The two-county community has something invaluable here—agriculture. Local farmers, growing and raising food, cultivated in our communities’ backyards, distributed across the region, state, and beyond.
With the recent past being replaced by a new normal, communities struggle with the effects of the global pandemic, families try to meet basic needs and cope with a new educational environment—while nonprofit organizations attempt to keep up with the growing need for their services.
The “Community Equity Initiative,” as it’s called, is only beginning to take shape. But there are some things that we do know and can share with you, after a few months into this latest phase of the Community Foundation’s evolving work.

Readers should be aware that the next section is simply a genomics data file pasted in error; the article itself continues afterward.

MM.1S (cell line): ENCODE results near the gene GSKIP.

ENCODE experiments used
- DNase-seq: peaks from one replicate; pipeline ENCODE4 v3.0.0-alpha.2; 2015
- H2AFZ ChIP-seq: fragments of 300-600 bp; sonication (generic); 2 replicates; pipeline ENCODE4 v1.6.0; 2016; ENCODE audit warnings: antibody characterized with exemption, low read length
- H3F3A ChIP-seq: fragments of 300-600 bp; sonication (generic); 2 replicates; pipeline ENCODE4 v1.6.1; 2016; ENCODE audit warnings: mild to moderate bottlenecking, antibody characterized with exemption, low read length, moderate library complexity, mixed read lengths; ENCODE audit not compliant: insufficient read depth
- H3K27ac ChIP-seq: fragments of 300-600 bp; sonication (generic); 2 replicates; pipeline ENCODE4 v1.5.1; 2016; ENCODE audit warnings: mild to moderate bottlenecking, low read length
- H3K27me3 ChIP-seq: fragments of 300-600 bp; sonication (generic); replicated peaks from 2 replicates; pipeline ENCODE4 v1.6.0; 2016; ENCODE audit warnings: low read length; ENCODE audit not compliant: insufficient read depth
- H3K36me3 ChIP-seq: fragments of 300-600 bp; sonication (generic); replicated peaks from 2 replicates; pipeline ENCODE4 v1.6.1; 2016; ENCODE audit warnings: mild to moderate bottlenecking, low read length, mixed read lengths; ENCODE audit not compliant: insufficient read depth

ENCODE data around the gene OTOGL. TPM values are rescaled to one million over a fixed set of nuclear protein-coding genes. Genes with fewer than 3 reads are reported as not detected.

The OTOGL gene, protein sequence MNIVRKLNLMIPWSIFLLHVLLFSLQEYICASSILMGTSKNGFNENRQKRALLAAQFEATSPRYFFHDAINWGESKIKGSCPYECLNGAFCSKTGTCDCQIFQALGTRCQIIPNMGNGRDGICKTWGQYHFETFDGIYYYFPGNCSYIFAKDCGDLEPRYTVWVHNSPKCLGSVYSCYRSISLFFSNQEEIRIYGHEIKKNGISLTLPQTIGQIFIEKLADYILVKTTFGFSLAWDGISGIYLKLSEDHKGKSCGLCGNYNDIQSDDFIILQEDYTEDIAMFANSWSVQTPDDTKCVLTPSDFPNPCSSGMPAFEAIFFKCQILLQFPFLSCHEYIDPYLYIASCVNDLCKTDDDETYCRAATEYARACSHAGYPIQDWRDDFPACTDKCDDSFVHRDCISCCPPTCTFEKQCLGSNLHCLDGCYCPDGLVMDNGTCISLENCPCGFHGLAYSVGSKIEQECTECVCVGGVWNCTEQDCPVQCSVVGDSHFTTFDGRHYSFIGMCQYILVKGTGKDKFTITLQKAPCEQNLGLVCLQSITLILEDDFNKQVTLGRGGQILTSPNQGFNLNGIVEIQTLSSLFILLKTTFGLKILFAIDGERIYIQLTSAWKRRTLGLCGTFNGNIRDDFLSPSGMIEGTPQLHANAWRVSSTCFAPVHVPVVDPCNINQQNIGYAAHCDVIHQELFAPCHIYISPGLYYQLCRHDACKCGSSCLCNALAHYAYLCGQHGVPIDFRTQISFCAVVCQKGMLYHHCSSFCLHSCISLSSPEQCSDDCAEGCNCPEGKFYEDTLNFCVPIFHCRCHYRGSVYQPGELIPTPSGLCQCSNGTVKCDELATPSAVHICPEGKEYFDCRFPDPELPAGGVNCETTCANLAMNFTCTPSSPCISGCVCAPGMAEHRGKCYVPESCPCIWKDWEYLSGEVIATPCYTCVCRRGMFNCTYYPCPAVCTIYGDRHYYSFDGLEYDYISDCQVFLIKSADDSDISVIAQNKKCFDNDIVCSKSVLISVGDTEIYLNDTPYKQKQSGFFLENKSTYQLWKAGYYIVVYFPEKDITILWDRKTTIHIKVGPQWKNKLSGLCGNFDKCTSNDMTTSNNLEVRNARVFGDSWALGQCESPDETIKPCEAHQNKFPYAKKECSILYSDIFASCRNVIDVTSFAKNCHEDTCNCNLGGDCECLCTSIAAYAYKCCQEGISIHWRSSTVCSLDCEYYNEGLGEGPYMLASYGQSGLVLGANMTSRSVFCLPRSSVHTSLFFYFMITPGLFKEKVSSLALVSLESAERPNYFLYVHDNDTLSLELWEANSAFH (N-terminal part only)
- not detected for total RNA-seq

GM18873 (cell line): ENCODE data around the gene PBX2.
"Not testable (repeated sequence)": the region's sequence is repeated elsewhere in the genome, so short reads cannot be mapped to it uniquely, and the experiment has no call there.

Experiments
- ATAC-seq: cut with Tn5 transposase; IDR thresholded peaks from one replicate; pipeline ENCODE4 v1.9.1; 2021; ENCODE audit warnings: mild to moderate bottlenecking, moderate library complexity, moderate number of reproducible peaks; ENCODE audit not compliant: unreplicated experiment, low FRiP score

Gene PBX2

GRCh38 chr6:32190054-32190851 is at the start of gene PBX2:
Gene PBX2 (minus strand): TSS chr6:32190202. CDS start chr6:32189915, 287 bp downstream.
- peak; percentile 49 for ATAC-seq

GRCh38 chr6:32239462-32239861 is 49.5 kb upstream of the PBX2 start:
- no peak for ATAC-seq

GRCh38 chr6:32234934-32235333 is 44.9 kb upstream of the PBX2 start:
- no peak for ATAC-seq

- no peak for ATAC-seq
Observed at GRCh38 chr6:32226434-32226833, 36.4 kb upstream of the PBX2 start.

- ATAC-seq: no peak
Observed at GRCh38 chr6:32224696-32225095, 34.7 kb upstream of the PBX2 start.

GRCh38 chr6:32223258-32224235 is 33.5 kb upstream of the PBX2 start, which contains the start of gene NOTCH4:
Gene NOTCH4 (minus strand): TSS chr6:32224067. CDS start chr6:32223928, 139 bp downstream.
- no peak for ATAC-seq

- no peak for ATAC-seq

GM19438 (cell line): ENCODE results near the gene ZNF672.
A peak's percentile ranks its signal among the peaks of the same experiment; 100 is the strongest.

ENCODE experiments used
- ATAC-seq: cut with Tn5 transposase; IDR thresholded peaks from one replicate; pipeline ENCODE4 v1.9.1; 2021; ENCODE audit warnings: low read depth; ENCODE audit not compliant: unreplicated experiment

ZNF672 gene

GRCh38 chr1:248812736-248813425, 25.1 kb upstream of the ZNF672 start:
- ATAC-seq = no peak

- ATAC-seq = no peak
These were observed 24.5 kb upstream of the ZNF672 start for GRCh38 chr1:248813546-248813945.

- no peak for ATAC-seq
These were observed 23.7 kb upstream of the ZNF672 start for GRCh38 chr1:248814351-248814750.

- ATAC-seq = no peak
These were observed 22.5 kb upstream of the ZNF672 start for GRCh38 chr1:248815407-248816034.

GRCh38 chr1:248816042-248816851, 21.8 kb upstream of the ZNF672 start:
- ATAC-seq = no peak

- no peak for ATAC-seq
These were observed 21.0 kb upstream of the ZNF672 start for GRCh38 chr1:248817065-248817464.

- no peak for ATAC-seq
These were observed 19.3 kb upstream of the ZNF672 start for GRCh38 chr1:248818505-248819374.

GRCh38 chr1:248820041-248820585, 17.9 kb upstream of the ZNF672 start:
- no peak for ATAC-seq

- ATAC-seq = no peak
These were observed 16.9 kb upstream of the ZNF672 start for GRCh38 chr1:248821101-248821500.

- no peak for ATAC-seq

The MV Equity Pledge logo was the hand-drawn creation of a local artist, Dave Mentus, whose flare and style came through in the design.
Our community benefits in countless ways because certain organizations dedicate their efforts to empowering individuals and families to be the best version of themselves.
Arc Herkimer, a multi-faceted agency serving those with disabilities, knows all too well that during times of crisis nonprofits are the glue that holds the community together.
When it comes to keeping our community vibrant, healthy, safe, and stable—the silent “behind the scenes” work often makes the greatest impact. The Rescue Mission of Utica is one of the organizations where this work takes place.
For the Kowalskys—the family behind Empire Recycling Corporation—the legacy left by past generations continues to guide the business’s core values.
Thea Bowman House is an institution that has served Utica for more than three decades, providing a safe, nurturing environment for children and families that walk through its doors.